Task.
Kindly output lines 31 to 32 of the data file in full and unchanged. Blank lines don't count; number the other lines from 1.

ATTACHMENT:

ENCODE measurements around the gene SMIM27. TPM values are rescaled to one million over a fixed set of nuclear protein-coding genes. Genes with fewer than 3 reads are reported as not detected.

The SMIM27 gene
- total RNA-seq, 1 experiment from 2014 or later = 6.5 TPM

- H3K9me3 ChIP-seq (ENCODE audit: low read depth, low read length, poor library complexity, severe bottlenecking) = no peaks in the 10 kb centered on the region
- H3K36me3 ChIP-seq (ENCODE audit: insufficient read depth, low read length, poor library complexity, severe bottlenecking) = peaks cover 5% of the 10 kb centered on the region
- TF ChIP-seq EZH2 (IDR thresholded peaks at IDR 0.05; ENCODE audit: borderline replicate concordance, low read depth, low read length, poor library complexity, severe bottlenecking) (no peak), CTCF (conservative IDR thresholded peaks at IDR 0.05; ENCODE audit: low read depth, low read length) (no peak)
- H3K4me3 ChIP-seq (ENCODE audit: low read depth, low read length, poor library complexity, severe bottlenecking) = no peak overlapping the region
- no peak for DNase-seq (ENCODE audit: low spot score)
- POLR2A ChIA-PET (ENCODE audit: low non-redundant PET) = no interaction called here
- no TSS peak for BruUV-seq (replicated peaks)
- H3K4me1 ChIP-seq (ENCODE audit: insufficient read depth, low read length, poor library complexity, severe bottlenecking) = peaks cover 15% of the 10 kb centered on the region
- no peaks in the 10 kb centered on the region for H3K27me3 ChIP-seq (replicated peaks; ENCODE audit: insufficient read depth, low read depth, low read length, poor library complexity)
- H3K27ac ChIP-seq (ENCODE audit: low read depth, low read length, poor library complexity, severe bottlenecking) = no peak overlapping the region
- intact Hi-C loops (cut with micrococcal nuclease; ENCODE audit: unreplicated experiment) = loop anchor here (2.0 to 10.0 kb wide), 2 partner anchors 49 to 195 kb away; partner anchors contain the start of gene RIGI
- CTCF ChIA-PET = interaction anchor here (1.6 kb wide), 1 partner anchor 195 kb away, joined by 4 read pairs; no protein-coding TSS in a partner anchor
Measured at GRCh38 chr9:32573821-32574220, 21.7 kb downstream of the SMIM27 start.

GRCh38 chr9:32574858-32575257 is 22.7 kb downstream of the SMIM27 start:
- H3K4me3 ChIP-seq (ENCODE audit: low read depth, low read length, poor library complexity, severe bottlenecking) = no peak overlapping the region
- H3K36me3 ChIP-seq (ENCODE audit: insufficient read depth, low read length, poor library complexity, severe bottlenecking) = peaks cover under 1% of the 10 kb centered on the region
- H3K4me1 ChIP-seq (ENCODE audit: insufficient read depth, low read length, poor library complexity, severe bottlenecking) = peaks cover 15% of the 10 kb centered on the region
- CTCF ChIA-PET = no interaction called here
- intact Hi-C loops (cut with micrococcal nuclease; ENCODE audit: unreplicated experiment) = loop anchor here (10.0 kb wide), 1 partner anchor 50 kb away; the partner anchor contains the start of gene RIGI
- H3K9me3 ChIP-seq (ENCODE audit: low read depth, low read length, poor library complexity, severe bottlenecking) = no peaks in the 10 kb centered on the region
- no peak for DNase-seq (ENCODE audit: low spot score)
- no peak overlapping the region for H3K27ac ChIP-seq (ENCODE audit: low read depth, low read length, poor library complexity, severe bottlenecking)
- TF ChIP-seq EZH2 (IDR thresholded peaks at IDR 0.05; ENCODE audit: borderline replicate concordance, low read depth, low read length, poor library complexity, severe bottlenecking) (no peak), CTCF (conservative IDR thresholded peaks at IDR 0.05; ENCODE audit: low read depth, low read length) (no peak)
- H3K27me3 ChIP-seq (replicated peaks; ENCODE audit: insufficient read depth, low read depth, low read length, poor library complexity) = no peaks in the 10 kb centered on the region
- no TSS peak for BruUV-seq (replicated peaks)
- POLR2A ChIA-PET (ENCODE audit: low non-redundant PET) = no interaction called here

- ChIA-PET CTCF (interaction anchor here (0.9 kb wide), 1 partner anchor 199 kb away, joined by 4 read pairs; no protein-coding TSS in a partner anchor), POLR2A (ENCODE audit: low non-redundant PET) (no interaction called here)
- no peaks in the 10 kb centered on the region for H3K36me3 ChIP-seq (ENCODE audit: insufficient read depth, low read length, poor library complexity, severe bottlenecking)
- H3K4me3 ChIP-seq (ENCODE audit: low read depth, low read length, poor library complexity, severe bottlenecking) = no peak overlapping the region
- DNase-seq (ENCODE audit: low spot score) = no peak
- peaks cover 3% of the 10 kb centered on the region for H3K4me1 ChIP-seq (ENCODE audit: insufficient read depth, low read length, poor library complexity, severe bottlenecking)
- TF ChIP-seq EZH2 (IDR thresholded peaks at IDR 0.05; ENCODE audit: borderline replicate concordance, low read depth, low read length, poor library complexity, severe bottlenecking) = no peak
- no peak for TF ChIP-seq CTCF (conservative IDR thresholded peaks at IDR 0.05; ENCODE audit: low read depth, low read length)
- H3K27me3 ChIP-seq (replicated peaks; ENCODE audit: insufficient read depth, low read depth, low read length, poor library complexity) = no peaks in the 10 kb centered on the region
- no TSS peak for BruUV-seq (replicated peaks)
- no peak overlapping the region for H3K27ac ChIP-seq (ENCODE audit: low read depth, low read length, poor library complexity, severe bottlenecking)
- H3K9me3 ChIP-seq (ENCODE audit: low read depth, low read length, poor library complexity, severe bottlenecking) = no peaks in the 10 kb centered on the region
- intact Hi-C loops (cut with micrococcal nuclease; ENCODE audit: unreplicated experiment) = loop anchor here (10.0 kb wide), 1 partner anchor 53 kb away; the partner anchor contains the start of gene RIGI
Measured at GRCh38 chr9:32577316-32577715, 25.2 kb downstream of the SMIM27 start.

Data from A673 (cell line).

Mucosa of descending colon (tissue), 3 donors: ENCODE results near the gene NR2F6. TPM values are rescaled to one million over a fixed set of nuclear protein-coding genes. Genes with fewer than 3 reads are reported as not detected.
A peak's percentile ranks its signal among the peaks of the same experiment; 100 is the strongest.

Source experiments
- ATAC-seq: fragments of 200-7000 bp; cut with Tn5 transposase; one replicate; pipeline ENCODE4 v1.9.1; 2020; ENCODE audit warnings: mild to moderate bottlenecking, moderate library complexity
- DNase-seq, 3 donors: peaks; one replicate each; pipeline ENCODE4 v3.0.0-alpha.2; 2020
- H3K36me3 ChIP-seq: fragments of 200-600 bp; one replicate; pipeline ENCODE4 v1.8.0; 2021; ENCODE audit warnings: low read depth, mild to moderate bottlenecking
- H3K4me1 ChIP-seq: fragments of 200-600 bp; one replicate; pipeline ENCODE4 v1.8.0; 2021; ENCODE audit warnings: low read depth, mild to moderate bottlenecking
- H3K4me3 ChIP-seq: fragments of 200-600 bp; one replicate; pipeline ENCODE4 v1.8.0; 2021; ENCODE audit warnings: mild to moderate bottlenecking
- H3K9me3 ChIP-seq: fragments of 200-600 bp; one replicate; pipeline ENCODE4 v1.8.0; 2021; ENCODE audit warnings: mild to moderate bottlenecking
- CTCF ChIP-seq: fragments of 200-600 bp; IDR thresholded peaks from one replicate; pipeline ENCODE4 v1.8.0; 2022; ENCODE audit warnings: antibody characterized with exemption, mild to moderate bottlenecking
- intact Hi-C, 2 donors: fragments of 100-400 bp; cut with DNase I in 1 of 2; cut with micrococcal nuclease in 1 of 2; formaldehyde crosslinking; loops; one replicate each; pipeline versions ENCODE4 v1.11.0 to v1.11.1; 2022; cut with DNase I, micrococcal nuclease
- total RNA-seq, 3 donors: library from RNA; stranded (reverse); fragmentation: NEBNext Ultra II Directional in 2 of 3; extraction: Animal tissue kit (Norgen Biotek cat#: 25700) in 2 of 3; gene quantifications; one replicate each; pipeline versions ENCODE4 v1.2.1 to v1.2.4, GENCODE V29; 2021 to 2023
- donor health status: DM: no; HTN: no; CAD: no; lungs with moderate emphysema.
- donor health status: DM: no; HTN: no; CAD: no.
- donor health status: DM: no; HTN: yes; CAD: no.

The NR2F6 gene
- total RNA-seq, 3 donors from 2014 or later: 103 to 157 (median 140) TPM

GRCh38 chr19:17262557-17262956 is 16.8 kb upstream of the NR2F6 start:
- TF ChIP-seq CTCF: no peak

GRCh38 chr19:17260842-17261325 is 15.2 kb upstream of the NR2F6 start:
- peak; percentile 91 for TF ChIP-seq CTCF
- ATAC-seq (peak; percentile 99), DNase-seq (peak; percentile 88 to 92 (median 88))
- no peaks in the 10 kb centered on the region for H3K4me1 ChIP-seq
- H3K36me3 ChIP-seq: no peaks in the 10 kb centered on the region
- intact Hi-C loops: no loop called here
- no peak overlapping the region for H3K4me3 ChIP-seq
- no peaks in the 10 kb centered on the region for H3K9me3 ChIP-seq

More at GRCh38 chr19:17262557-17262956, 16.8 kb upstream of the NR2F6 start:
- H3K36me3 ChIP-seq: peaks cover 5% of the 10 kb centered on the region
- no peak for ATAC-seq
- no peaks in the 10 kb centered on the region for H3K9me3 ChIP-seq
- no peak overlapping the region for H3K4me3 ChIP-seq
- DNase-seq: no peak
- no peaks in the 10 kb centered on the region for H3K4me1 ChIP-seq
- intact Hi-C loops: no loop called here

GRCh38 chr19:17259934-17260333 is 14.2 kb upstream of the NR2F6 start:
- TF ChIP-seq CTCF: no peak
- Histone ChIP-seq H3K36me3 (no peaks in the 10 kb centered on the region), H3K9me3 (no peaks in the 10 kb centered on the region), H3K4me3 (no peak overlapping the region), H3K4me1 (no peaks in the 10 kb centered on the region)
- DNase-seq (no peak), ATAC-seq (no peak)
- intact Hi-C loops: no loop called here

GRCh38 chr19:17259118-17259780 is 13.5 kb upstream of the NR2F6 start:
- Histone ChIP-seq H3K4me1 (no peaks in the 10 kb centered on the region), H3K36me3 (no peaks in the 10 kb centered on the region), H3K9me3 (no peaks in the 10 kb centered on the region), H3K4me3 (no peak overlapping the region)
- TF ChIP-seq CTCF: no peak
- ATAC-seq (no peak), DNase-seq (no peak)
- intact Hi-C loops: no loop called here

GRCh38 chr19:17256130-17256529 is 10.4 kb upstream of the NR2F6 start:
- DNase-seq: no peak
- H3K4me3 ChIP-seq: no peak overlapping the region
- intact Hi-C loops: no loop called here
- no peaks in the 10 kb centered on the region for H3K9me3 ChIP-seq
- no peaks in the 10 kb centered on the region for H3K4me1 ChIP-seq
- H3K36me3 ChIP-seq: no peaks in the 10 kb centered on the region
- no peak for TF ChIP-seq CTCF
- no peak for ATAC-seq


- no peaks in the 10 kb centered on the region for H3K36me3 ChIP-seq (ENCODE audit: insufficient read depth, low read length, poor library complexity, severe bottlenecking)
- H3K4me3 ChIP-seq (ENCODE audit: low read depth, low read length, poor library complexity, severe bottlenecking) = no peak overlapping the region